Besides a fire at sea, few things are more frightening for an ocean-crossing vessel than uncontrolled, and potentially undetected, water ingress. Safety Digest, published by the Marine Accident Investigation Branch (MAIB) of the British Department of Transport (www.maib.gov.uk), often contains reports of small boats sinking in minutes. Many might have been saved had their captains realized water was rising in the bilge. These stories prompted us years ago to install a high-water bilge alarm in our previous boat for early detection of excessive bilge water.
In building and rigging our current boat, we focused on high volume pumps, reliable switches, and the provision to manually engage with lots of backups, including alarms and even backup alarms. For pumps, we have a lot of protection and we like having a lot:
- Jabsco 34600-0010 pump with an Ultra Safety Systems UltraSwitch Senior Float Type Level Switch model UPS-01-24V. The Jabsco pump is the first level of protection in the main bilge. It will self-prime at 7.8ft and move 10.8 gallons/minute at zero feet of head. This doesn’t sound like much, but unlike many pumps, it actually will produce its spec. The valves need periodic replacement but we forgive it for that because we haven’t seen anything else on the market that we would be willing to replace it with.
- Alarm if the Jabsco primary falls behind (ear-splitting).
- Backup alarm if the Jabsco falls behind and the primary alarm fails (also impossible to sleep through).
- Flashing blue strobe light high up on the outside exhaust stack to let others know the boat is in trouble if we aren’t around.
- Rule 3700 pump above the Jabsco, with its own UltraSwitch. This Rule pump will move 60 gallons/minute into zero head.
- Pacer SE2IBL bilge pump turned on manually and driven by hydraulics. The Pacer is rated at a prodigious 180 gallons/minute and, having watched it, the pump really delivers the goods.
- Honda WH15X portable crash pump. The Honda can pump 98 gallons/minute and is similar to what the US Coast Guard drops in to help save sinking boats. The pump we chose has 30% less capacity than the pump used by the Coast Guard, but it can also be used to deliver a pressure blast to fight fires. Even 100 gallons/minute is an incredible sight. The picture at the top of this post shows the pump spraying water a distance of over 100ft. Saltwater is not ideal inside a boat, but it is effective, and there is lots of it at sea. We would only do this if our lives were on the line and the boat was about to be lost.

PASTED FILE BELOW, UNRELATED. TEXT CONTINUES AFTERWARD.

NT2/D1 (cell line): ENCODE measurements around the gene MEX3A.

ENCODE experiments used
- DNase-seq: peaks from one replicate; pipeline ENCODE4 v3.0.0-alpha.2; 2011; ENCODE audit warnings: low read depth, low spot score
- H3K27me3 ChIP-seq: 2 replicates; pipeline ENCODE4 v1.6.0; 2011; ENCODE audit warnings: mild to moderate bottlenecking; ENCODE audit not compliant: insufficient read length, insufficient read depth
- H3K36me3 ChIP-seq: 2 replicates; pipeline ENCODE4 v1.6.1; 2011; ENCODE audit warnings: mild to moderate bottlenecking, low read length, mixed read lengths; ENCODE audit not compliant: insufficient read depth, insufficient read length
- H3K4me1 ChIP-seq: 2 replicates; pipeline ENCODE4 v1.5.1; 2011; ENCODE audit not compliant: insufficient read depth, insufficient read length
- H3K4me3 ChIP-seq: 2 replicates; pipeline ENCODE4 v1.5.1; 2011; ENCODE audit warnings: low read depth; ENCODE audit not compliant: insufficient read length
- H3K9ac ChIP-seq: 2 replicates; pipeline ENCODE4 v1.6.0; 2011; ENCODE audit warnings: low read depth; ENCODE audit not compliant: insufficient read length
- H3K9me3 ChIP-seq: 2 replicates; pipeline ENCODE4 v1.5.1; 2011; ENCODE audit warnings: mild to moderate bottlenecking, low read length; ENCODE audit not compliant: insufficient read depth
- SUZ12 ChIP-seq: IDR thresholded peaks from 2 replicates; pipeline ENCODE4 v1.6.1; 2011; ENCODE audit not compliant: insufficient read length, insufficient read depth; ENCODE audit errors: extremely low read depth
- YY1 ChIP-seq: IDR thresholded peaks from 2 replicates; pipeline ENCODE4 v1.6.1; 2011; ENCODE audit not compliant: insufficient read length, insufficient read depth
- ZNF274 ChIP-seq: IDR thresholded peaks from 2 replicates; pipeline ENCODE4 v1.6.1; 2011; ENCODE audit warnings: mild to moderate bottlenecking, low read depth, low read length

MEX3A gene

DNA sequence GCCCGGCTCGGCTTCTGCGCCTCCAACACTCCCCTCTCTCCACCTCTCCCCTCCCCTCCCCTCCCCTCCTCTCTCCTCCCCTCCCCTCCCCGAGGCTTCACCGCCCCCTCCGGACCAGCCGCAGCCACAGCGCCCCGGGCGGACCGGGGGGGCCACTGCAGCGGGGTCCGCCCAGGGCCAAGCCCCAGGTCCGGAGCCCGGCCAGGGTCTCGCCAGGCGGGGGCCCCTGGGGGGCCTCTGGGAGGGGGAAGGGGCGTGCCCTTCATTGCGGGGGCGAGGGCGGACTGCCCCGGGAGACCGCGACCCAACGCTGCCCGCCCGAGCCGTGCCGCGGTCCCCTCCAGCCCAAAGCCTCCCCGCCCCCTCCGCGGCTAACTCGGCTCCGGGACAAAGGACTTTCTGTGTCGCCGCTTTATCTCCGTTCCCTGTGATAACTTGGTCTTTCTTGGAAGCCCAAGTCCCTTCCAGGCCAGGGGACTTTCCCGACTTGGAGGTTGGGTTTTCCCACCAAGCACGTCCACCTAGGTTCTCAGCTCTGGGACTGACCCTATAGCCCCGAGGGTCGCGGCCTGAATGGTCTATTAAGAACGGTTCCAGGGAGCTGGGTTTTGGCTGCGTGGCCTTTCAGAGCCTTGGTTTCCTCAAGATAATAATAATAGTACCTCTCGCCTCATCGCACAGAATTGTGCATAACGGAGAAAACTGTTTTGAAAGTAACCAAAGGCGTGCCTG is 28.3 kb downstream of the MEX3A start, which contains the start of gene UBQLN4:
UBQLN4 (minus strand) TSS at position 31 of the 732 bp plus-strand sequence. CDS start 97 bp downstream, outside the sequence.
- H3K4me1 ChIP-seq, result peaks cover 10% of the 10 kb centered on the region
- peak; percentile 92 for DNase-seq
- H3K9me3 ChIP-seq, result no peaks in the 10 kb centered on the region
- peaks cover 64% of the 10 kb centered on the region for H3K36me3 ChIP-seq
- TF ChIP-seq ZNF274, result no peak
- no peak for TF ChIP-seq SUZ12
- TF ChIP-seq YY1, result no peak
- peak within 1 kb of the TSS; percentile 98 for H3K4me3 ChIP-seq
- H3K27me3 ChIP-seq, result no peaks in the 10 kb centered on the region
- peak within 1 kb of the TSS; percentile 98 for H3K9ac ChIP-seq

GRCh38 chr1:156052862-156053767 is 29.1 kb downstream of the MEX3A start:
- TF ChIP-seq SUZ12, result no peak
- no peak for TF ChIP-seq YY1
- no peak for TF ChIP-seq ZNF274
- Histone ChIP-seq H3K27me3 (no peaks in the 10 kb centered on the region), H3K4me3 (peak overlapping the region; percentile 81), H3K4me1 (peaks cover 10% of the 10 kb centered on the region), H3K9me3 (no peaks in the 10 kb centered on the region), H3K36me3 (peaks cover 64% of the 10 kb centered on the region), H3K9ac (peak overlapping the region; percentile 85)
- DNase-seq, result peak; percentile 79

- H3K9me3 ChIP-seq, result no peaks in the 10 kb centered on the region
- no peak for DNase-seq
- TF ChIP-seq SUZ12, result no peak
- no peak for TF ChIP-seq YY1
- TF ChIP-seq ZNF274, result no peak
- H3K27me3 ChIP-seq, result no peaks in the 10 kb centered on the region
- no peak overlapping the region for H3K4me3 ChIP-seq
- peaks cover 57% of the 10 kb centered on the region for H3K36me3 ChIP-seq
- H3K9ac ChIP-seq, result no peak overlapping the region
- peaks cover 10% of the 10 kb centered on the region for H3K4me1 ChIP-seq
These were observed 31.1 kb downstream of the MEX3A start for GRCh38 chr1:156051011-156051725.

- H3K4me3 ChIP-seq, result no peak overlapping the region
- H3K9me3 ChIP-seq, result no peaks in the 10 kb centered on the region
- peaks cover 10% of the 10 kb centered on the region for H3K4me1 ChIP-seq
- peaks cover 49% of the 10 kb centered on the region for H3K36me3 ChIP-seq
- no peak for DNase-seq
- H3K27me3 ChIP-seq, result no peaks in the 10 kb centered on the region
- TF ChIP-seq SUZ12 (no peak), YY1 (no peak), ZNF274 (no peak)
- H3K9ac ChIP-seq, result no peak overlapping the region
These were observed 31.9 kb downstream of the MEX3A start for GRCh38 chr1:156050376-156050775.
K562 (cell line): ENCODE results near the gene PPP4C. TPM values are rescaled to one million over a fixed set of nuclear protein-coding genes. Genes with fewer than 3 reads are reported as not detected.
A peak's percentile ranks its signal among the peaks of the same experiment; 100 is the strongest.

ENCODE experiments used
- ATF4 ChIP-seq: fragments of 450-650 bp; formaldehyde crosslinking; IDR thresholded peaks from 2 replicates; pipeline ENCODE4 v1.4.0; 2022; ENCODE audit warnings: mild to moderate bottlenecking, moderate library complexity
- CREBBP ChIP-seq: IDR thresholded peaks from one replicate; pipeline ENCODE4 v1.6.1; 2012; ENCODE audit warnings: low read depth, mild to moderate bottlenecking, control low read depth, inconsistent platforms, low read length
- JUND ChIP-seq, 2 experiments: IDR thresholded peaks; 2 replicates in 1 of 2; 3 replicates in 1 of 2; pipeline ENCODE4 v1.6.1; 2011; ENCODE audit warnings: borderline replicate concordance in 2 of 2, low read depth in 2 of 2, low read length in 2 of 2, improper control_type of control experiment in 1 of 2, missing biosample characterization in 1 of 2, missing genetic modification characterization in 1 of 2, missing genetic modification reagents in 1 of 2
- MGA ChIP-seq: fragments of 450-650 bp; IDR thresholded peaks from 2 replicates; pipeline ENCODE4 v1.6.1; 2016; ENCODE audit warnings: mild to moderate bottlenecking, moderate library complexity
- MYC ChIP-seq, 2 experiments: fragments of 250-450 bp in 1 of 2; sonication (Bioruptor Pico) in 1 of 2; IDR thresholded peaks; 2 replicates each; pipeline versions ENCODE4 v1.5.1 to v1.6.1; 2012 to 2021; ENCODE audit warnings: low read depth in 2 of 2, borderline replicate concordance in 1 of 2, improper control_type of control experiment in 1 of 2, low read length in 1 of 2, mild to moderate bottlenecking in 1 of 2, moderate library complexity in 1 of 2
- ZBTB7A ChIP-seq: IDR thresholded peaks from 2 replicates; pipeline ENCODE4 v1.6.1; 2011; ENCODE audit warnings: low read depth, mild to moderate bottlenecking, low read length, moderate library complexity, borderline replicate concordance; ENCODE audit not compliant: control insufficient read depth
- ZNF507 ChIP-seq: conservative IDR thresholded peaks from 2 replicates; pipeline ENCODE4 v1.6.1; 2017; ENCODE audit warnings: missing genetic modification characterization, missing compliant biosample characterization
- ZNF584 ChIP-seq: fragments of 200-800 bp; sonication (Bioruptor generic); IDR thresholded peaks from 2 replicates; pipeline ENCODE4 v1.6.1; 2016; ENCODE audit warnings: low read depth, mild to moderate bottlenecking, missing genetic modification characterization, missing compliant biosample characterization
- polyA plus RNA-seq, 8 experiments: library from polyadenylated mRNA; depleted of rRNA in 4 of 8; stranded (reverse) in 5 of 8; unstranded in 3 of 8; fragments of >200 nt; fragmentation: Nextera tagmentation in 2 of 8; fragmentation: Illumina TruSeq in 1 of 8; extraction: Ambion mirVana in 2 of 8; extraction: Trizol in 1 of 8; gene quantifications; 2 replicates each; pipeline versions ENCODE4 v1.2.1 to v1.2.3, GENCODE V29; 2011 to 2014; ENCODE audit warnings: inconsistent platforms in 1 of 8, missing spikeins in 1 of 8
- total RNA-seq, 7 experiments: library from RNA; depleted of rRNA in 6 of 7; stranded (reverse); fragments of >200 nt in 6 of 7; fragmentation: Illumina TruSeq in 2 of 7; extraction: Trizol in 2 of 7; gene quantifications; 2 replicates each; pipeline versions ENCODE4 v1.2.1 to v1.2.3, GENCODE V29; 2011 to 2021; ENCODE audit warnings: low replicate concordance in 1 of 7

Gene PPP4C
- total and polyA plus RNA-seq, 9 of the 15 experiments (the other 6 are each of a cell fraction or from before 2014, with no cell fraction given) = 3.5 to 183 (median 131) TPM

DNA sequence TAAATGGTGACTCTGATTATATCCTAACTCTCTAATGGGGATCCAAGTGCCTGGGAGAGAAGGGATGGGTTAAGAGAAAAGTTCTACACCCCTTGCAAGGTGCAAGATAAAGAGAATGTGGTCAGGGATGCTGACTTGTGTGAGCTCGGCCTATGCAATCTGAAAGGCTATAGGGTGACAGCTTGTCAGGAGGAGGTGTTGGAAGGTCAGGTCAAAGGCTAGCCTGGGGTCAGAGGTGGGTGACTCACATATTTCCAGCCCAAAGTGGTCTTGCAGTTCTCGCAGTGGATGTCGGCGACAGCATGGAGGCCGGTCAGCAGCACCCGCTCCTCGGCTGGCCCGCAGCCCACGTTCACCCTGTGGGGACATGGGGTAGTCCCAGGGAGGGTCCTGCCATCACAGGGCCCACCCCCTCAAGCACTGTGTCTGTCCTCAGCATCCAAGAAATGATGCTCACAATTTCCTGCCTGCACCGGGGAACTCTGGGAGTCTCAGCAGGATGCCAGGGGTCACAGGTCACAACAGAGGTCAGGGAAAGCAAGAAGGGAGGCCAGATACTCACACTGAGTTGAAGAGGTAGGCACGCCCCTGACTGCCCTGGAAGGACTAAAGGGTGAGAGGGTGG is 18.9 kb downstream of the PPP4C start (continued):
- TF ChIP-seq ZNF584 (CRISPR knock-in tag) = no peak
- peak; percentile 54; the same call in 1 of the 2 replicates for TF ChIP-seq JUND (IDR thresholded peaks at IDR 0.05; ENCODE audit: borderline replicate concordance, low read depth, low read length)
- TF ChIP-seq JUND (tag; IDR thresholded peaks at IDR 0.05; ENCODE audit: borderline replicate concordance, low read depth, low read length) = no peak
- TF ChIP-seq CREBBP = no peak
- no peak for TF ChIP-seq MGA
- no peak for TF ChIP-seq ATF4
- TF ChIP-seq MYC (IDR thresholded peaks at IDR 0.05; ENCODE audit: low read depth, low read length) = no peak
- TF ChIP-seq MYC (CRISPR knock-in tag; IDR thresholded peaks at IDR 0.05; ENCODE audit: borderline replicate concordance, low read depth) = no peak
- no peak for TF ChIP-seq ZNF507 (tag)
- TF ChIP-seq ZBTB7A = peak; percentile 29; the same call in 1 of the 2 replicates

- Edson model 638AL manual pump. The Edson pump can move one gallon/stroke with volumes up to 30 gallons/minute, has a dry-start suction lift to 12ft, and can pump up to 50% solids.
PAE installed the UltraSwitches on the main bilge. These are fairly dated switches—they have been around forever—and may not be better than the current-generation semiconductor switches, but they have for years been the Cadillac of float-switches. They are super simple, reliable, and battle-proven. We’ve never had an issue and they always works when tested. We like them but are not against the newer systems—we just don’t know them as well.
We annually test the Honda portable crash pump, ensure it’s running well and pumping at full-volume, and change the oil and fuel. It’s always ready to go with new, stabilized gasoline and a fresh oil change. When we tested the hydraulic bilge pump, we discovered two things quickly: 1) the pump will not pump without a prime, and 2) when it does have a prime, it’ll move a prodigious amount of water. When testing it, we filled the main bilge to just below the oil pan and the pump cleared it all in under 60 seconds and shot a 2-inch stream of water out the side of the boat for more than a slip’s width.